Sunday, January 29, 2006

Memoirs of a Hobbyist

I saw Ben Elton on the street today. He walked right past me and I'm sure it was him. Well, almost - if it wasn't, he was the absolute spit and must live his life with the constant irritation of being pointed out by people in the street whispering 'Pssst, that's Ben Elton that is - ooh isn't he short.' What he was doing in York, I cannot imagine. This is not exactly celebrity-ville. Seeing a celeb on the streets of York is a major event. Although, come to think of it I once served Chelsea Clinton in Starbucks once (yes, I used to work in Starbucks - maybe I'll do a blog about it sometime) - she was awfully polite. She had a Chai Tea latte. I tried not to notice the secret service heavies lingering outside the doorway.

When I lived in London it was a different matter. I used to work just off the Strand and the place was crawling with celebrities. You couldn't move for flipping celebrities - always getting in your way, mooching around in the middle of the pavement with that 'I'm a celeb and I can mooch around in the middle of the pavement if I want, just don't notice me, but do notice me' mooch. I used to have an elaborate game worked out in which I would award myself points for a celebrity I'd seen. I would get 10 points for an A list celeb, 5 for a B list and 2 for a C list (working out what list they belonged to was half the fun). Let's think back, who did I spot... I saw Mel B from the Spice Girls (surprisingly small), Claire from Steps, that blond bloke from The Darling Buds of May (C list), Rio Ferdinand, Mark Little (Joe Mangle), Terry Waite, Terry Nutkins (A list), Bill Oddie (aaahhhh, so cute) that bloke out of Holby City who was in one of Natalie Imbruglia's videos, and Celia Imrie on a bike. Wow. Those were the days.

Eventually I got tired of it. I lost my boy from the provinces wide-eyed innocence and developed a tough Londoner cynicism. I started to arrive at work with a grande vanilla latte from Coffee Republic. I got a 12 month Zone 1-3 travel pass. I began shoulder barging through the crowds in Waterloo station. I began to tut loudly when tourists couldn't work out how to get through the ticket barriers in tube stations. I was no longer interested in celebrity spotting - so provincial. I took up a new hobby. I went rich bastard spotting in Wimbledon Village.

I used to live in South Wimbledon (well, probably nearer Morden actually, but South Wimbledon sounded better) with all the SW19 plebs. Such deprivation. So many white collar middle class people wearing Chelsea shirts. At the weekends I would sometimes stroll up to Wimbledon Village. They've probably gated it off now and posted armed sentries at the foot of the hill. Still, in those days you could walk up the street to millionaires' ville without any problem (unless you were wearing a Burberry baseball cap, in which case armed police would swoop). I used to sit in some coffee shop, toff watching.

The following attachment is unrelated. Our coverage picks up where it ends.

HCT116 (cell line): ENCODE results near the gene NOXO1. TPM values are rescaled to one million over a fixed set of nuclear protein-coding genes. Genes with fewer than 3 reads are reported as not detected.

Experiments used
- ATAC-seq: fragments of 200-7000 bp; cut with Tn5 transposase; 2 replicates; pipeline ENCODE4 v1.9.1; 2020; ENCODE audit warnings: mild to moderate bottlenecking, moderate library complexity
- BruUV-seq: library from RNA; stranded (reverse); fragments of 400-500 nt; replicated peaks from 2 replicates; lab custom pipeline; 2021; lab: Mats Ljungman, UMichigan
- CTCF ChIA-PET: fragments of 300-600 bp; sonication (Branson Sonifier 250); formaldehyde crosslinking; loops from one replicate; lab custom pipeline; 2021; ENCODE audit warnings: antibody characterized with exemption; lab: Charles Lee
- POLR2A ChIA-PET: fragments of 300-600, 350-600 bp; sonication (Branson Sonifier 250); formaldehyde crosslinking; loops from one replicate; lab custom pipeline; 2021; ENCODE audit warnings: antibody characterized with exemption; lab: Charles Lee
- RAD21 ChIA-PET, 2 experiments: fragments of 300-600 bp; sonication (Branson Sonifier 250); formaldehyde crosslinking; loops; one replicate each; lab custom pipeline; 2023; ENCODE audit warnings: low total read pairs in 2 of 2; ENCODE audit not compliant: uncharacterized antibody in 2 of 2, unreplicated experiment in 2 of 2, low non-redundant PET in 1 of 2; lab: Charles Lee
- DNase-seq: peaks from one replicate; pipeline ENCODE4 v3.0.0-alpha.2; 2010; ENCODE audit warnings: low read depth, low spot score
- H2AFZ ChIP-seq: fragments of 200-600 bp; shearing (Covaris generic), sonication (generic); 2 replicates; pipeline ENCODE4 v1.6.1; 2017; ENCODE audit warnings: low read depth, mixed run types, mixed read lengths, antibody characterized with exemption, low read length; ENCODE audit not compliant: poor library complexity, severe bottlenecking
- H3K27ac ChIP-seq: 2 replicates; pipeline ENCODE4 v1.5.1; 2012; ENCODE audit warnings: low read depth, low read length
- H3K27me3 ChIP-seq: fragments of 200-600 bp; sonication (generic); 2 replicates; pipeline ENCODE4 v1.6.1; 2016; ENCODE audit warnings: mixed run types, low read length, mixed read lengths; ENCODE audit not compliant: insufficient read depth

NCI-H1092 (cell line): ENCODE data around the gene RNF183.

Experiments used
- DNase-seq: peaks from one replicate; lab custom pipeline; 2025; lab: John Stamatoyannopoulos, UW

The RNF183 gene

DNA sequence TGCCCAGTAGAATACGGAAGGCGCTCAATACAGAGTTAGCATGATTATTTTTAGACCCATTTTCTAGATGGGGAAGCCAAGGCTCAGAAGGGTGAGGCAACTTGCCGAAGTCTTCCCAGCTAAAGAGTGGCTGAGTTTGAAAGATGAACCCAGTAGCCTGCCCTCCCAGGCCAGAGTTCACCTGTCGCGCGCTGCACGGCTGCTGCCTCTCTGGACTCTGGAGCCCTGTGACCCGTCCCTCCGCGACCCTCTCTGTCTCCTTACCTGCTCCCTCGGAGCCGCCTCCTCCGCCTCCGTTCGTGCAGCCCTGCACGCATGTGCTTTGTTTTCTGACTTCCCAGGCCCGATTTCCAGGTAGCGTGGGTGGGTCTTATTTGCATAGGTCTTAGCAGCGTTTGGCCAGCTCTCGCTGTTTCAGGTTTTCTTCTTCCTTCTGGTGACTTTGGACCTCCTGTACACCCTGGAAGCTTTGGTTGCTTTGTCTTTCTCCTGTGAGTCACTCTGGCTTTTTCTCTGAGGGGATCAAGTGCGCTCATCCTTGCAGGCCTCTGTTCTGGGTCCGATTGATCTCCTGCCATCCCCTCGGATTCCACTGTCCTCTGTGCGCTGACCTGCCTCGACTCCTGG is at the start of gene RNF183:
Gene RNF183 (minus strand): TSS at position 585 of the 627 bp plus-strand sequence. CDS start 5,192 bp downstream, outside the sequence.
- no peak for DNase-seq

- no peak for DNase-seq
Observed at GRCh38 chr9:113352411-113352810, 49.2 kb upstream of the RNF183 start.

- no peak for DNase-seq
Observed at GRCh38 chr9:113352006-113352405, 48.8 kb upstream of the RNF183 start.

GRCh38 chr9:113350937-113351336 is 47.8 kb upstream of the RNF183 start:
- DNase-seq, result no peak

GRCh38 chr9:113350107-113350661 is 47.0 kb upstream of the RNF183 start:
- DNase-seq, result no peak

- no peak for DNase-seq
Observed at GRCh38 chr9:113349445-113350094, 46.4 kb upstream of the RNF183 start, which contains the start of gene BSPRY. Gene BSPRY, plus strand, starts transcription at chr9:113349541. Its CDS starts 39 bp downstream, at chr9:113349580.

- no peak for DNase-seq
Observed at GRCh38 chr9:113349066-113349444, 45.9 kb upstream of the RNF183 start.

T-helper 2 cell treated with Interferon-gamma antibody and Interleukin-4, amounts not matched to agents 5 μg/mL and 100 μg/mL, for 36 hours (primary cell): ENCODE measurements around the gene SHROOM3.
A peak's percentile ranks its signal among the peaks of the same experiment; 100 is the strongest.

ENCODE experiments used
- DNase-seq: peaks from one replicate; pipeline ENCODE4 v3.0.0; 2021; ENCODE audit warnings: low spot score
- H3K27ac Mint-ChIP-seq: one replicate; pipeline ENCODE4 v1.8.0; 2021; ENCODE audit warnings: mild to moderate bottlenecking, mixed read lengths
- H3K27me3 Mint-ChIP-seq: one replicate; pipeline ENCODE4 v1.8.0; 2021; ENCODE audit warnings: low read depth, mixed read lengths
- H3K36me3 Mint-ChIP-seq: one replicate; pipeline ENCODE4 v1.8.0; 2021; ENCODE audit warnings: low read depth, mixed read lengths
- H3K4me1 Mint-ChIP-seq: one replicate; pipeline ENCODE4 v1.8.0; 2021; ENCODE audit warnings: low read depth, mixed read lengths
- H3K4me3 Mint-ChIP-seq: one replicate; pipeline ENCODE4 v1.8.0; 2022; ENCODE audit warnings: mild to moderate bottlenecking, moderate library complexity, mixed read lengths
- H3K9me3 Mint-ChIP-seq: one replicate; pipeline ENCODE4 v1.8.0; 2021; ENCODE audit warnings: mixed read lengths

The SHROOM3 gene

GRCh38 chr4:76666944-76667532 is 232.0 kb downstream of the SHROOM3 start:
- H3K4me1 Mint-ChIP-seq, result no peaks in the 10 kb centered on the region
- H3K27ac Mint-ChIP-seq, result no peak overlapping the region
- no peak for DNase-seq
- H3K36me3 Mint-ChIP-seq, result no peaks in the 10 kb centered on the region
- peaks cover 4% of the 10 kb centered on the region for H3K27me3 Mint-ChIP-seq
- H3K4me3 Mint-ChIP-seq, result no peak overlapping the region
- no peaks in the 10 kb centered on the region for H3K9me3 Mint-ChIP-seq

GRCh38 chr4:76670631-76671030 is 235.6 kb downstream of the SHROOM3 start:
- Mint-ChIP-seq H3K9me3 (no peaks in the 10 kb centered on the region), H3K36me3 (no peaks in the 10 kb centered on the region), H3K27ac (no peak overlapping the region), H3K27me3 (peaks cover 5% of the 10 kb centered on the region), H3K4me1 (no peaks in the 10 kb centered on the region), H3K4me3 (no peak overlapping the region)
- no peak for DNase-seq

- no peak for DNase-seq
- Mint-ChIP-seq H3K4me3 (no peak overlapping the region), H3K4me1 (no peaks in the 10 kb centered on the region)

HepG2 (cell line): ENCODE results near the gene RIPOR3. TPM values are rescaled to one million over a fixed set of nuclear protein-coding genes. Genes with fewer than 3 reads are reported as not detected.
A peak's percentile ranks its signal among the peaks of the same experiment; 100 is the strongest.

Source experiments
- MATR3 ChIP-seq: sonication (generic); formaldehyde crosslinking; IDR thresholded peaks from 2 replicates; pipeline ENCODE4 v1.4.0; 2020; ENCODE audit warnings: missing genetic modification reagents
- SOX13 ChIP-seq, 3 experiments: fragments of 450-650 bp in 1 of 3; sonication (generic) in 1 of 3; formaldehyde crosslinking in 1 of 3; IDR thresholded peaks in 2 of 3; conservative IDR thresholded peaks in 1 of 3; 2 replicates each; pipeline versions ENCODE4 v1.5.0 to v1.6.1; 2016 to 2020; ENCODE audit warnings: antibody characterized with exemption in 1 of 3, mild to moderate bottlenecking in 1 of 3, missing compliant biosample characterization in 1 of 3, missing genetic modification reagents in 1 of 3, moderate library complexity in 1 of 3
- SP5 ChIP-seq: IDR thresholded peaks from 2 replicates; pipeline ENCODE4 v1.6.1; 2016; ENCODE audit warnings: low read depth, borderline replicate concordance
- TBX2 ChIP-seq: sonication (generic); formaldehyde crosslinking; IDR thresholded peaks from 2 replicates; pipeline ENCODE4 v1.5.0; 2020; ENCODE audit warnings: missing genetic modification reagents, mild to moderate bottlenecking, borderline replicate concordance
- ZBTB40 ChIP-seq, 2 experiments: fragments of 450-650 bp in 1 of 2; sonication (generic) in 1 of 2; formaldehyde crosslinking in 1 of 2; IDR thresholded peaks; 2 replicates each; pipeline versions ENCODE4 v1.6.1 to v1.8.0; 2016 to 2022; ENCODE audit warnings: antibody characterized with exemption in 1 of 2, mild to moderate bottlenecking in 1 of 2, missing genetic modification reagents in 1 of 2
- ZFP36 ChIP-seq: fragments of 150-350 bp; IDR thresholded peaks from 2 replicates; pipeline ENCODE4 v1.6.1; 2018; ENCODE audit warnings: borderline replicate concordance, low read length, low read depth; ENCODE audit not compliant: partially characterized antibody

Wimbledon Village is a strange place. It's right next to the common (obviously) and it fancies itself a bit rural (hence the 'village' part of the name). There's horse poo in the streets, they have at least two saddlers and the residents wear green wellies to nip to the newsagents for bread and milk. It is also incredibly wealthy. You can't buy a house or even rent for less than 5 squillion pounds and I'm informed that there are more Range Rovers per square metre than in any other area of any metropolis in the world. A couple of mansions have large yachts moored in the front garden fish pond. Of course the 'rural village' stuff is all bollocks. It's a kind of faux countryside vilage for those who like to think that they live in the country but who don't want to put up with all the inconveniences of the countryside like sheep, farmers, the rural poor and not having a Waitrose or Pitcher and Piano for miles around. The worst thing about the countryside, of course, is that most people who live there are not very glamorous. Most of them don't shop at Louis Vitton and spend less than £200 a fortnight on haircuts. So if you want the countryside without the countryside, and you have more money than you know what to do with, Wimbledon Village is for you. It's full of columnists from the lifestyle sections of Sunday broadsheets. Which reminds me, isn't Alex James (ex of Blur, now a barbour wax jacket and flat cap wearing, country gent with a column in the Observer - or is it the Indie?) an absolute tit.

Anyway, I used to sit there in a cafe watching the awful rich. I would give myself 2 points for anyone wearing a rugby shirt or polo top with the collar turned up, 5 points for anyone in a wax jacket and wellies, 7 points for a glamorous lady with expensive sunglasses on top of her head, lots of bottled tan and a copy of Tatler poking out of her Prada handbag, and 10 points for Ben Fogle. I would regularly rack up over 100 points in less than an hour.

Eventually I got bored of that, too. So I moved to York. And now I spot bishops.

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